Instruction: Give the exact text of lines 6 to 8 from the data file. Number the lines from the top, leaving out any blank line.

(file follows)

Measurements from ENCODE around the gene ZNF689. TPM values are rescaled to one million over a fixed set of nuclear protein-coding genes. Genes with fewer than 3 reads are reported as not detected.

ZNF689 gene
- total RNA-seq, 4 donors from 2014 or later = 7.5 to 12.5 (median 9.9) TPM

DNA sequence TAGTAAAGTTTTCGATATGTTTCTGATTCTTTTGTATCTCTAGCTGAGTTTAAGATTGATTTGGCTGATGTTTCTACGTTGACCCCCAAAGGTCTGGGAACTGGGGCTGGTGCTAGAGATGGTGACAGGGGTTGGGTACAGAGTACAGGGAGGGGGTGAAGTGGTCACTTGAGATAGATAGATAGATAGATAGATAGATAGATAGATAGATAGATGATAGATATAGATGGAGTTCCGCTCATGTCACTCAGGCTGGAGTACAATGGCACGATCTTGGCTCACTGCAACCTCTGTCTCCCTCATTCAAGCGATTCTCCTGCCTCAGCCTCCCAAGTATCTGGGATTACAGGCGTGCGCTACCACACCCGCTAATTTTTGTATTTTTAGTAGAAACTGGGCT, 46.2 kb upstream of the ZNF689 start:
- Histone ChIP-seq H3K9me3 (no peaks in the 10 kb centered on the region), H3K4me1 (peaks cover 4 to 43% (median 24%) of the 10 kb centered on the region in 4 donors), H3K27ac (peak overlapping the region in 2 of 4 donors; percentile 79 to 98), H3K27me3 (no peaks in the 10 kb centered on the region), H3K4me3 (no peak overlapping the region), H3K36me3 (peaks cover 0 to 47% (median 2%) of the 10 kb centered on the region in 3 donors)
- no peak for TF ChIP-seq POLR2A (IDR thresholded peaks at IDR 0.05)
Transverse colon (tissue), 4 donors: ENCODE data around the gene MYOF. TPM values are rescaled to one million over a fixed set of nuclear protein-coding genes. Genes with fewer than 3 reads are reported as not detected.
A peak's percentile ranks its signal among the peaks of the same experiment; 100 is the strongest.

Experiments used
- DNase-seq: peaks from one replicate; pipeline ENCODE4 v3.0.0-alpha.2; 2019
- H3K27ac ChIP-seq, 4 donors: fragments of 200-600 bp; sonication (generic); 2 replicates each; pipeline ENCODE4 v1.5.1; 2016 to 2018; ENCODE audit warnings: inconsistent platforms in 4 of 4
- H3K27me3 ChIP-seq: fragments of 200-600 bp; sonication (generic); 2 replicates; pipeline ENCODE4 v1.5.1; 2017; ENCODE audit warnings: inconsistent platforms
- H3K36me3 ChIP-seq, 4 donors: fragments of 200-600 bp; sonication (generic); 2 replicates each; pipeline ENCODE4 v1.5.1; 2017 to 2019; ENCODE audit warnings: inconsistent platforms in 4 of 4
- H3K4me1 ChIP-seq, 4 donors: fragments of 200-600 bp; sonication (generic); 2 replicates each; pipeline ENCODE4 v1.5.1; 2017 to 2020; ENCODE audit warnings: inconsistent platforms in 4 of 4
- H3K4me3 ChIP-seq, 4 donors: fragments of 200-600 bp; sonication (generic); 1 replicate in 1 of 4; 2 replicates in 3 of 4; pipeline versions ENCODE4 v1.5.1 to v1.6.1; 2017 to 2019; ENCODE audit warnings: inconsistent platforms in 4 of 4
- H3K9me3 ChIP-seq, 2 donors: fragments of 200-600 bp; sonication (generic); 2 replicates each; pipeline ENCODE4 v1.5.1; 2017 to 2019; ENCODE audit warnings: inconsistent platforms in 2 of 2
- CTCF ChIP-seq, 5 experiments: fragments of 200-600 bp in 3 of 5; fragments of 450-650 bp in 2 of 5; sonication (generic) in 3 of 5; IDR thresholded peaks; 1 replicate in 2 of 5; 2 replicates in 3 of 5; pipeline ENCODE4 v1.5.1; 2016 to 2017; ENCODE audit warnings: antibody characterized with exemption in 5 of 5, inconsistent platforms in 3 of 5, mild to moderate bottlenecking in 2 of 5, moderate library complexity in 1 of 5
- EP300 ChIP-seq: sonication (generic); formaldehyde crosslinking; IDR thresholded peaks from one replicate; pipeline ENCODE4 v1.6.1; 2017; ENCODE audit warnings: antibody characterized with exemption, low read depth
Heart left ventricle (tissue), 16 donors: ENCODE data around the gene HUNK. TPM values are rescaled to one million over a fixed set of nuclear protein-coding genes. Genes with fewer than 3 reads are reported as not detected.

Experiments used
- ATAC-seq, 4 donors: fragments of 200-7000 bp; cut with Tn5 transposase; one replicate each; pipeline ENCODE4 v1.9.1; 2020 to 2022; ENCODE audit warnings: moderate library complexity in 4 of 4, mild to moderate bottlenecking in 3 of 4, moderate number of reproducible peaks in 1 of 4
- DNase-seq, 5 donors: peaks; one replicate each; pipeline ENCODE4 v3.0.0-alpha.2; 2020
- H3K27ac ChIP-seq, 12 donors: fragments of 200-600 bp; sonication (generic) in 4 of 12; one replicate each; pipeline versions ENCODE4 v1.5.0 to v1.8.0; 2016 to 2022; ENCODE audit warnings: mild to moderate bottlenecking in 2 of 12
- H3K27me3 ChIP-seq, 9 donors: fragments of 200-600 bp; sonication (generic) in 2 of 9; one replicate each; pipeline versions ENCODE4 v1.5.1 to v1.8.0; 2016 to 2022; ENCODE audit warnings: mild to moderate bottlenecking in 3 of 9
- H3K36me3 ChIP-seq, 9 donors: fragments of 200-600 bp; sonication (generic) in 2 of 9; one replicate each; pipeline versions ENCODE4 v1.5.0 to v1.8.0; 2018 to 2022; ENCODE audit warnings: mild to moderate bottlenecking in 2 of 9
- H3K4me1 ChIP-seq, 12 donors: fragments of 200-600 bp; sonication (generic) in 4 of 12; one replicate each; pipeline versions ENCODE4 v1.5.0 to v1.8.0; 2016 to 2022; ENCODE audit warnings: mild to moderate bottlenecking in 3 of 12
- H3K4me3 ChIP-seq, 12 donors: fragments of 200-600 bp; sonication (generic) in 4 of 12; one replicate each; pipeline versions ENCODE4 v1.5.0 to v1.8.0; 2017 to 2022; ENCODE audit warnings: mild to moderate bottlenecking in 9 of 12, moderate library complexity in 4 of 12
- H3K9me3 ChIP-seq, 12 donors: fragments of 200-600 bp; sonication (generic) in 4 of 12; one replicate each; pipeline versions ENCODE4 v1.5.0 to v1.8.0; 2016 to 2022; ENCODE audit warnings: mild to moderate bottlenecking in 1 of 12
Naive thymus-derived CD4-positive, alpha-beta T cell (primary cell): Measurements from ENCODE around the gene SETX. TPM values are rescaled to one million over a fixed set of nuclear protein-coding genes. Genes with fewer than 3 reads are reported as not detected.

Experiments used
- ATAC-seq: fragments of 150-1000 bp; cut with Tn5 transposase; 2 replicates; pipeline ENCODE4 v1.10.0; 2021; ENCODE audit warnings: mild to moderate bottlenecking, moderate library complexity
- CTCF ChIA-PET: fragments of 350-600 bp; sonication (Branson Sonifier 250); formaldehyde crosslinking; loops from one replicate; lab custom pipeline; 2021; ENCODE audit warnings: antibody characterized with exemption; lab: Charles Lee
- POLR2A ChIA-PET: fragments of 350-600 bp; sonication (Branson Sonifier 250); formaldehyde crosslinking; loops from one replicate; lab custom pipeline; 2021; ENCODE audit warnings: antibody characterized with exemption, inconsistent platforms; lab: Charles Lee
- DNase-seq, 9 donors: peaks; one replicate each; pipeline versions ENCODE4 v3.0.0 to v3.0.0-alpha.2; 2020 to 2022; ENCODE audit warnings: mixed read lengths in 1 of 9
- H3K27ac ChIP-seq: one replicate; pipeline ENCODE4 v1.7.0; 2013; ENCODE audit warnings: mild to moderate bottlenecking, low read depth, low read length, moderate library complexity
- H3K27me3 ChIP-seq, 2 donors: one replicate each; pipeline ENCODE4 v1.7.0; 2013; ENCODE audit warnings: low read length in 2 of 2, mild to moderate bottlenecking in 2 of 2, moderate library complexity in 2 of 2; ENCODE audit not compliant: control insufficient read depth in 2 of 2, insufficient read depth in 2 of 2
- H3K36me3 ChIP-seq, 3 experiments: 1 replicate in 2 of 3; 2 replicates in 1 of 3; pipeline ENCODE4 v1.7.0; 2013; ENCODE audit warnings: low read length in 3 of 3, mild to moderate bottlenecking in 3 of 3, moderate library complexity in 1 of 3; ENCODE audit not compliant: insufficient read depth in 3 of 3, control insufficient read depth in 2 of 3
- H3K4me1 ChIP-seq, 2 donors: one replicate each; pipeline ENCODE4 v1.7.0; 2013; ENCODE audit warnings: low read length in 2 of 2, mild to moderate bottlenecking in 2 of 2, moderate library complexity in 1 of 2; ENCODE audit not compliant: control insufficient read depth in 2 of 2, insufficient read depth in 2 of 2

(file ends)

- no peak for TF ChIP-seq POLR2A (IDR thresholded peaks at IDR 0.05)
Transverse colon (tissue), 4 donors: ENCODE data around the gene MYOF. TPM values are rescaled to one million over a fixed set of nuclear protein-coding genes. Genes with fewer than 3 reads are reported as not detected.
A peak's percentile ranks its signal among the peaks of the same experiment; 100 is the strongest.